Goals and metrics are organized in categories and show the financial impact to product sales and company revenues. They also measure reach and recognition and are compared to direct competitors.
Only with the right brand ROI metrics can the company understand which efforts are working, which investments are delivering the biggest impact and where changes should be made. Unless your metrics are creating insights that drive changes to your brand strategy and plan, you're doing it wrong.
The Brand Measurement Framework
Most C-suite executives understand the brand is a powerful asset. However, their sponsorship for investments wanes when performance measures are murky or don’t directly support their business priorities.
That changes when metrics are aligned with revenue growth. In fact, our point of view at Johnny Grow is that brand metrics are valuable only in as much as they correlate to revenue growth. That's why our brand measurement framework focuses on a small set of key performance indicators that most correlate to company revenue performance.
But here's the rub. The metrics vary by industry and company. There is no one-size-fits-all approach. Sure, there's commonality and overlap, but companies have different brand goals and that may require different supporting metrics.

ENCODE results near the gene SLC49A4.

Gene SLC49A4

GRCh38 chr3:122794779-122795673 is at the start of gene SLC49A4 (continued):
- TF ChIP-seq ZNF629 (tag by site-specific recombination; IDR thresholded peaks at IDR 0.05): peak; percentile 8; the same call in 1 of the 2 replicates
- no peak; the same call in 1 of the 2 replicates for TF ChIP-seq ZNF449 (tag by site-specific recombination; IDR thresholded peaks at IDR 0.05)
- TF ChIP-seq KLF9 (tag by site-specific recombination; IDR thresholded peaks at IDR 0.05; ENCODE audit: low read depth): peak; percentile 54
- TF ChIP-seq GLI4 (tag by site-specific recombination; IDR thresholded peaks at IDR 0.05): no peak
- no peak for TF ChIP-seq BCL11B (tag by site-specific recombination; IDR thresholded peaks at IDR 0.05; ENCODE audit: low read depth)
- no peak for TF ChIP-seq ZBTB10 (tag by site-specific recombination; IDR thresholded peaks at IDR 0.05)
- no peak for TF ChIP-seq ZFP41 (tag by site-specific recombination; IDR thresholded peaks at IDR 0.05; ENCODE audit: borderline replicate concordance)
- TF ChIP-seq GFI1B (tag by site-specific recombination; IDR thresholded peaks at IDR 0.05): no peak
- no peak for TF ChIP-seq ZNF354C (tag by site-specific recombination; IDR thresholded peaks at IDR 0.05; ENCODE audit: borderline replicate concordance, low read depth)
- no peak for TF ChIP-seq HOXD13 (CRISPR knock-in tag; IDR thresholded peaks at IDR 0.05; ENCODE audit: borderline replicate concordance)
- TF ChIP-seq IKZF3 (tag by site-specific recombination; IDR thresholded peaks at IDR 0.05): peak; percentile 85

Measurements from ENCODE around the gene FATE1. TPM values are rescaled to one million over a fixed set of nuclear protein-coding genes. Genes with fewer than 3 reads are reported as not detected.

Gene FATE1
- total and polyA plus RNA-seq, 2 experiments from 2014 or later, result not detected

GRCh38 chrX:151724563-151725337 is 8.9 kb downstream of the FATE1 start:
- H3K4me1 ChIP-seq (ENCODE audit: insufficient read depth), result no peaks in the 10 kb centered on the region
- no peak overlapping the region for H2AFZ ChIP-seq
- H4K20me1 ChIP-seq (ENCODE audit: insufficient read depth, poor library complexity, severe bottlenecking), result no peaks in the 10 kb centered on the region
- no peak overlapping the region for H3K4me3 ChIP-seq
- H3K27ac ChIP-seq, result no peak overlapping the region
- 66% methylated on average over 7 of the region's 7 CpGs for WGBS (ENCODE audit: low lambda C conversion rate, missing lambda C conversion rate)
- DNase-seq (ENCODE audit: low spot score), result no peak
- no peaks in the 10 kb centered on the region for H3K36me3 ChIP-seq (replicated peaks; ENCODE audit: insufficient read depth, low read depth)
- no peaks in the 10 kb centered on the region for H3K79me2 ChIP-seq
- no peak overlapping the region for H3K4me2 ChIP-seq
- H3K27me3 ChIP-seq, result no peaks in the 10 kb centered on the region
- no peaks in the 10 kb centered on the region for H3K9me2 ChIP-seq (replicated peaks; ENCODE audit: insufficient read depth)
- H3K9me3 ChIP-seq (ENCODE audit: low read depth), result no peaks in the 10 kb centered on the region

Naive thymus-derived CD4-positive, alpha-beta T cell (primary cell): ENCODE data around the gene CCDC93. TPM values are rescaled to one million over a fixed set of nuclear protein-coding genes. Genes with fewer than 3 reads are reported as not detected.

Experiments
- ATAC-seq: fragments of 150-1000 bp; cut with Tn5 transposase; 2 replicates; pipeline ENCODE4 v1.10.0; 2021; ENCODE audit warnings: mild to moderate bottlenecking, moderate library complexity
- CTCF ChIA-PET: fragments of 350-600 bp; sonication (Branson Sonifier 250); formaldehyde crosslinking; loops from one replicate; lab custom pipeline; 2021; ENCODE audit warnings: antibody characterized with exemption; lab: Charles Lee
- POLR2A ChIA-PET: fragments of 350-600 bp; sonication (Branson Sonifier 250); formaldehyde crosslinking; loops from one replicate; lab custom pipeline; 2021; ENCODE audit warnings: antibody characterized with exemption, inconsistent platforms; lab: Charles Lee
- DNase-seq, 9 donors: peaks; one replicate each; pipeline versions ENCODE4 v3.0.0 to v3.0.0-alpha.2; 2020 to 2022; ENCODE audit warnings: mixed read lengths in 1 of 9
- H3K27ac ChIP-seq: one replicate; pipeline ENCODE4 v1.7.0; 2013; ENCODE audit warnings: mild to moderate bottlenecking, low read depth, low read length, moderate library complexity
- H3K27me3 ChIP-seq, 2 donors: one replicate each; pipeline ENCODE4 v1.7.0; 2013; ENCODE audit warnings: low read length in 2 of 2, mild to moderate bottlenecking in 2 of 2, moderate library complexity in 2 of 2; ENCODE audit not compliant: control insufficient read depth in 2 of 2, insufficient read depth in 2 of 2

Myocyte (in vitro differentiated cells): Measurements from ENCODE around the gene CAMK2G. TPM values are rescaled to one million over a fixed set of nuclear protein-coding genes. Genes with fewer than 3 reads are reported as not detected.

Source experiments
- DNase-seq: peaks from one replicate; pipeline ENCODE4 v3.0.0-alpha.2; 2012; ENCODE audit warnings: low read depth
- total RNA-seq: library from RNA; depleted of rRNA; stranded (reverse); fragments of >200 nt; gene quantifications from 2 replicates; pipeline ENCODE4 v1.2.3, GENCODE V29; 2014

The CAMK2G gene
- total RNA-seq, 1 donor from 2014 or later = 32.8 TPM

With that said, the below brand measurement framework illustration shows the B2B key performance indicators that tend to be common with many of our clients.
Our brand measurement framework aligns with the buyer purchase process so that metrics can be manipulated to impact different parts of the sales funnel. Below are some examples of key performance indicators and how they are measured.
More awareness gets the company into more deals. In fact, unless the buyer becomes aware of the company, the company is excluded and doesn't even know it.
In his book, How Brands Grow, Byron Sharp provides decades of research and findings that reveal why brand awareness and distinctiveness are the two most important predictive factors and drivers of brand growth and company growth.